Earlier this month we had the pleasure of hosting Miyesha Perry, Manager of Grants and Administration at the Morris & Gwendolyn Cafritz Foundation, for a special program on the Washington Regional Association of Grantmaker’s common grant application. Miyesha not only provided tips for improving common grant submissions, but shared a lot of great insights for proposal writing in general – insights too great not to share here!
- Know the landscape in which you work and what organizations might be doing similar work in your community. Keep abreast of things that might affect your work (i.e. politics and policy changes).
- If you have a deficit, don’t ignore it. It is better to acknowledge and explain, rather than simply avoid.
- Give the funder as much information as you can, including letters of support if you have them.
- Keep your results and outcomes reasonable.
- If you don’t have an attachment the funder has asked for (such as an audit) let them know. Otherwise the grantmaker may assume your application is incomplete, and many of them do not have time to follow up with you.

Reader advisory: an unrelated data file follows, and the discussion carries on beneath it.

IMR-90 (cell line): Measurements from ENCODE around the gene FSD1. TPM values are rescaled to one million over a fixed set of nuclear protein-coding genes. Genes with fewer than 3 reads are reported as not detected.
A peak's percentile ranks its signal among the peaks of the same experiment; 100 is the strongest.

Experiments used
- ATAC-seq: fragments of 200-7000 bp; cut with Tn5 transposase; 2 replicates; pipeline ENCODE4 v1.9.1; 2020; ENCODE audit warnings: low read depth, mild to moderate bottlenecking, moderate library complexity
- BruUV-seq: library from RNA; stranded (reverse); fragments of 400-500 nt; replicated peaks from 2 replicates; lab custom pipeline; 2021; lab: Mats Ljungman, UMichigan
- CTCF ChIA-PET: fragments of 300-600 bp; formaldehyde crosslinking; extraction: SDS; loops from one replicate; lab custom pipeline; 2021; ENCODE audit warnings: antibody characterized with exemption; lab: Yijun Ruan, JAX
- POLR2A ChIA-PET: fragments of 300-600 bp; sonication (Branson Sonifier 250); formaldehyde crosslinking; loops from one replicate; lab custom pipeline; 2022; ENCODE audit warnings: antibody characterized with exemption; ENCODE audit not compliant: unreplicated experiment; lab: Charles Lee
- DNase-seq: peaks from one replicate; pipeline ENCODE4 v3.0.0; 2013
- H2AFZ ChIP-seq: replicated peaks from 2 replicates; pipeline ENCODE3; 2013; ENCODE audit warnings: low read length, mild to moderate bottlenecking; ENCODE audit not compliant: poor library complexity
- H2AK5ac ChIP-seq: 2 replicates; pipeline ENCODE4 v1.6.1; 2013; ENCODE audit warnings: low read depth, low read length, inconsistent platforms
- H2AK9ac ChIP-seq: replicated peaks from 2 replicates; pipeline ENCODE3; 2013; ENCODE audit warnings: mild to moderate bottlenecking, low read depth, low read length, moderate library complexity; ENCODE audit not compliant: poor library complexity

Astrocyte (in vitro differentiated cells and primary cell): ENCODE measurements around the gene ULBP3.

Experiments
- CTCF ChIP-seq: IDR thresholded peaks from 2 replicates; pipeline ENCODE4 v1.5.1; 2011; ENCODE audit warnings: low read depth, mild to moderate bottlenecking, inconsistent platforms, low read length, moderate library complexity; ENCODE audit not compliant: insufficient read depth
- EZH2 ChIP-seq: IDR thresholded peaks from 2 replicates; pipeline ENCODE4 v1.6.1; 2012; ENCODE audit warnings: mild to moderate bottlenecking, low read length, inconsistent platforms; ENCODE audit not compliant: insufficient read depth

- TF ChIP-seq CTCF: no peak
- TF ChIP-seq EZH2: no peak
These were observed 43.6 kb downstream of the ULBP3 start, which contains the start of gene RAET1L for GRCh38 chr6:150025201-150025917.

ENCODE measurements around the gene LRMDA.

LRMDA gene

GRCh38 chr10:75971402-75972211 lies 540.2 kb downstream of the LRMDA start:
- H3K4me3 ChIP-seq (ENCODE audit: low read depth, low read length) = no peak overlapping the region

- A funder needs to see how you are going to fund your project, that includes sharing income you have received (or plan to receive) from other sources.
- Notify your funders about significant changes at your organization (mergers, major staff changes, etc.). Your funders shouldn’t be the last ones to know. Tell them yourself before they read it in the newspaper.
For more information on how to write a competitive grant proposal, register for our three-day Proposal Writing Bootcamp, March 11-13, 2015. The first two days are devoted to proposal writing exercises, peer review exchanges, and creating sample budgets. On the third day, you’ll do actual foundation research and participate in a mock proposal review process that will help you understand the proposal from a grantmaker’s perspective. Click here to register.
Click here for additional information on the Washington Regional Association of Grantmaker’s Common Grant Application.